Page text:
[Skip to Content]
Access to paid content on this site is currently suspended due to excessive activity being detected from your IP address 18.206.12.79. Please contact the publisher to request reinstatement.
[Skip to Content Landing]
Article
October 8, 1982

IV. The Founding of the American Medical Association

Author Affiliations

From the Morris Fishbein Center, University of Chicago.

JAMA. 1982;248(14):1749-1752. doi:10.1001/jama.1982.03330140059036
Abstract

A medical society is not a philanthropic or altruistic organization. It exists for the sake of its members, to help them gain certain benefits. Societies come into existence when a group of individuals, having aims in common, feel that they can achieve their aims more readily by joint action than by individual effort. If other members of the community also benefit, this will be a plus value that will promote general goodwill and induce more ready acceptance of the society's goals.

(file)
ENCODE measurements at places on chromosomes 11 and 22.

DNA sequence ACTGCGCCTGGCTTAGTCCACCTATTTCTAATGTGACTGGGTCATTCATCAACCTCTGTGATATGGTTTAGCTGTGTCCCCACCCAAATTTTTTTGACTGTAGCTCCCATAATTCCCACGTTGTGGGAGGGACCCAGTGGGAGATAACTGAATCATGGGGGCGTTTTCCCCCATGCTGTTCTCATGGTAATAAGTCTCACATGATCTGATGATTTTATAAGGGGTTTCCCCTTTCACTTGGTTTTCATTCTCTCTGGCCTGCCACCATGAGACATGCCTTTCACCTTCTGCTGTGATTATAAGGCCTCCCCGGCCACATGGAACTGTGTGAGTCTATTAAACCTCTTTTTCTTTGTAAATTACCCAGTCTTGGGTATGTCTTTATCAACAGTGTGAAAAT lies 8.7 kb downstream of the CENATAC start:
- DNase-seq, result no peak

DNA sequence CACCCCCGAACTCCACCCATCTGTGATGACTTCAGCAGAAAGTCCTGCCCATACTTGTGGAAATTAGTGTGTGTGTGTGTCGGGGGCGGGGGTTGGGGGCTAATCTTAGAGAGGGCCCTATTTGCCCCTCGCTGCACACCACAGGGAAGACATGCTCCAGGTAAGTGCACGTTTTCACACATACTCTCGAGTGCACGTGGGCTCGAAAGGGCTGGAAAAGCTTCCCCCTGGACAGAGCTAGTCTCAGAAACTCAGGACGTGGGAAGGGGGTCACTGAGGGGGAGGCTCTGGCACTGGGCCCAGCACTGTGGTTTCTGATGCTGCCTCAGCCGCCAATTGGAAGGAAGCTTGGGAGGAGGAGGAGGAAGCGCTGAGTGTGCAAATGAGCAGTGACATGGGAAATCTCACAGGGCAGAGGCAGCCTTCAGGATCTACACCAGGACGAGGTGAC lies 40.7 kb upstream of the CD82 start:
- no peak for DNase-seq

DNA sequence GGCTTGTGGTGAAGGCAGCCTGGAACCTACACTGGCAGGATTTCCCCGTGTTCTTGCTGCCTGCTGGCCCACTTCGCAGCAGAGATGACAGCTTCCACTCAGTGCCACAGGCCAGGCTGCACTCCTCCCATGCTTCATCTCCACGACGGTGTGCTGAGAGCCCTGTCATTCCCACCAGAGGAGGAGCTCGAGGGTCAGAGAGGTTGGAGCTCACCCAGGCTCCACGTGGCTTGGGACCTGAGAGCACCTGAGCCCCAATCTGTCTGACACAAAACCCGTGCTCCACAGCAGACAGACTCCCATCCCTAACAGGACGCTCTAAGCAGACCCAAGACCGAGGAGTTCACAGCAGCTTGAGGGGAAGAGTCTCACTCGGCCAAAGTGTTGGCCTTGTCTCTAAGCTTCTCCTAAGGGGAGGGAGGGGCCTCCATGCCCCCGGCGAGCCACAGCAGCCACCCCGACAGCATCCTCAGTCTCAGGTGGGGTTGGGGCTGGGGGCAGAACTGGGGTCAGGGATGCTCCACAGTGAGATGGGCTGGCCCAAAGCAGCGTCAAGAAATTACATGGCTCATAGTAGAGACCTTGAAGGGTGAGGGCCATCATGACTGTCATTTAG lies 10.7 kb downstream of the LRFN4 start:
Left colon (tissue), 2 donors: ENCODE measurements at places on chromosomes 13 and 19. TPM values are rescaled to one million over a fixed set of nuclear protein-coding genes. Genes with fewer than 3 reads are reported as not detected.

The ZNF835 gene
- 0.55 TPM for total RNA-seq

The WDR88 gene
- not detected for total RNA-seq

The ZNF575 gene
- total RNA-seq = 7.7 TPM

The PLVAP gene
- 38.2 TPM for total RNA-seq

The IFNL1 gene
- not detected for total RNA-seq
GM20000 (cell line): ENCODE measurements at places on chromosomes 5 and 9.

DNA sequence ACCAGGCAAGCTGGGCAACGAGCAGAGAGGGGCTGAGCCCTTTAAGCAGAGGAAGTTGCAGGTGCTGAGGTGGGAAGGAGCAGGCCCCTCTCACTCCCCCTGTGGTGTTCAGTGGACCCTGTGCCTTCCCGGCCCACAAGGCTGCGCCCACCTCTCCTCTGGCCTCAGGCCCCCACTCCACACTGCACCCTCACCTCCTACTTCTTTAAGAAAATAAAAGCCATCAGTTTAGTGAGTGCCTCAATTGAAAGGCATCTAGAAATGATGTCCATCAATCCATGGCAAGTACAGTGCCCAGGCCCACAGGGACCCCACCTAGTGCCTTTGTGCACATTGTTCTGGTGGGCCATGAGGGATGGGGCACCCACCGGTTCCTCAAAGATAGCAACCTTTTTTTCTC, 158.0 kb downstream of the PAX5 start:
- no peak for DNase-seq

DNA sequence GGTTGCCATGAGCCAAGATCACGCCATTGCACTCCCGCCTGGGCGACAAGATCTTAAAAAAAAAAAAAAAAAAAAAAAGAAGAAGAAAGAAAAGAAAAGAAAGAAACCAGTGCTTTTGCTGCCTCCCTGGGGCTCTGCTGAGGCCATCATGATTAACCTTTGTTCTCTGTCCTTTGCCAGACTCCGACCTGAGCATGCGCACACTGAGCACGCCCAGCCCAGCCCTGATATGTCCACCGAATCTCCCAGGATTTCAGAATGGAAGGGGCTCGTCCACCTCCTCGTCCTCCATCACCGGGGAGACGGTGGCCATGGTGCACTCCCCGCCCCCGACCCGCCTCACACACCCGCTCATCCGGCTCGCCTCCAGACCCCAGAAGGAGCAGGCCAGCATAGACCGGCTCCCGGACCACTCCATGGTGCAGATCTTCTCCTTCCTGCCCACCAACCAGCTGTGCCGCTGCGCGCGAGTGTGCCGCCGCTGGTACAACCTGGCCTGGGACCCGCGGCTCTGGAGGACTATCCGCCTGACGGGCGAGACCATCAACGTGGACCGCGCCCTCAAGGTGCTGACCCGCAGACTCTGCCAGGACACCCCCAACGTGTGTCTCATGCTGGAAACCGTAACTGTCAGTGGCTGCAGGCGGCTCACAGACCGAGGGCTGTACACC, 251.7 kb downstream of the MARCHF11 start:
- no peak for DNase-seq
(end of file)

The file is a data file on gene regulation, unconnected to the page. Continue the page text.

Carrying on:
The American Medical Association, whose origins are well documented, is a prime example of this total process. At its birth in 1846 (under a different name), the reasons for its existence were clearly stated: "Resolved, That it is expedient for the Medical Profession of the United States, to institute a National Medical Association, for the protection of their interests, for the maintenance of their honour and respectability, for the

×